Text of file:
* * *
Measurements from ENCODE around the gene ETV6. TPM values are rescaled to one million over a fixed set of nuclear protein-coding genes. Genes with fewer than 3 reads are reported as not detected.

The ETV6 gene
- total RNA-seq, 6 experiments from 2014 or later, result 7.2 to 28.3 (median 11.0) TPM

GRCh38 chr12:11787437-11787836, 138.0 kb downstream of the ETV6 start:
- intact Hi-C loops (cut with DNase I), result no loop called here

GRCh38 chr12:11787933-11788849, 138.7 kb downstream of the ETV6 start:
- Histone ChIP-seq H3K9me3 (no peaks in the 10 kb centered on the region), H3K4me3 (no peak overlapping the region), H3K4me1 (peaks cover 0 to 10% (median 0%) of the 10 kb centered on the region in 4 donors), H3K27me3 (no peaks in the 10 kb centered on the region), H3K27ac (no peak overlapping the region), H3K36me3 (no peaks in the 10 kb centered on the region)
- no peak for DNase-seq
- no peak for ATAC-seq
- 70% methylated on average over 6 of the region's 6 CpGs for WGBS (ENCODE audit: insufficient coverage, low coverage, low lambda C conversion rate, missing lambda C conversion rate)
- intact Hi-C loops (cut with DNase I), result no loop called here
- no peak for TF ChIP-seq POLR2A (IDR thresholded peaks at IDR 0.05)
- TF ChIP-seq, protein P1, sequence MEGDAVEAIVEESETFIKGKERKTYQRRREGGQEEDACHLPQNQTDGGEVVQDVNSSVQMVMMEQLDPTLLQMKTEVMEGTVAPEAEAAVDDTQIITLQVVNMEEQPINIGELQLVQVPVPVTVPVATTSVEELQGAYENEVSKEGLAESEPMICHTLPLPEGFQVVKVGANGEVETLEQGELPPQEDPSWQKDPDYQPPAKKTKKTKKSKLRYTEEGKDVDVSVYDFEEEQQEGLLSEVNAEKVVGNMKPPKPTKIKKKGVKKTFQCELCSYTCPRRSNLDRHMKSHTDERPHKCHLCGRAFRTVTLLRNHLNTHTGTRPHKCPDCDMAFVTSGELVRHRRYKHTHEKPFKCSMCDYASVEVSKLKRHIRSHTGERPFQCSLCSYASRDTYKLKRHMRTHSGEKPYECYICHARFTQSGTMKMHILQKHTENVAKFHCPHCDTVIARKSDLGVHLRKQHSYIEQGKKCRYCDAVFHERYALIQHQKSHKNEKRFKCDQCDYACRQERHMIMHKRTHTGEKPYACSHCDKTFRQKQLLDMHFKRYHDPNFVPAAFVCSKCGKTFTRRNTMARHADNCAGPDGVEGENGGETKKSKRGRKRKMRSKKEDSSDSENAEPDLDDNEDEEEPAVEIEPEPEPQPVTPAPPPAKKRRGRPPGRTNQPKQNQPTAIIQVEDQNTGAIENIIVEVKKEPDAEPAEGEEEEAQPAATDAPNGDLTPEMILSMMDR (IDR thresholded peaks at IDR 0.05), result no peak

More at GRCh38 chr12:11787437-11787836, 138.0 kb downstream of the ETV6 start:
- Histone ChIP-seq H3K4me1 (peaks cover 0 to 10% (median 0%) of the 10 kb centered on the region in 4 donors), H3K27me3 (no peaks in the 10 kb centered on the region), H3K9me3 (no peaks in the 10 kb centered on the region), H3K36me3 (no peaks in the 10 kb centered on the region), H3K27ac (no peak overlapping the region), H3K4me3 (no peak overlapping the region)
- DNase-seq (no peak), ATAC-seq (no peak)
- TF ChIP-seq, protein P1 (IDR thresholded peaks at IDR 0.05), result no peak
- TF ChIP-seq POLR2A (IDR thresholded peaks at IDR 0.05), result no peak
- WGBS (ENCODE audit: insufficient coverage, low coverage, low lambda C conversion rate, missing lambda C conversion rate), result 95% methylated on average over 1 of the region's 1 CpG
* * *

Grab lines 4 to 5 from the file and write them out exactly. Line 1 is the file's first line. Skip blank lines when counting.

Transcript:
GRCh38 chr12:11787437-11787836, 138.0 kb downstream of the ETV6 start:
- intact Hi-C loops (cut with DNase I), result no loop called here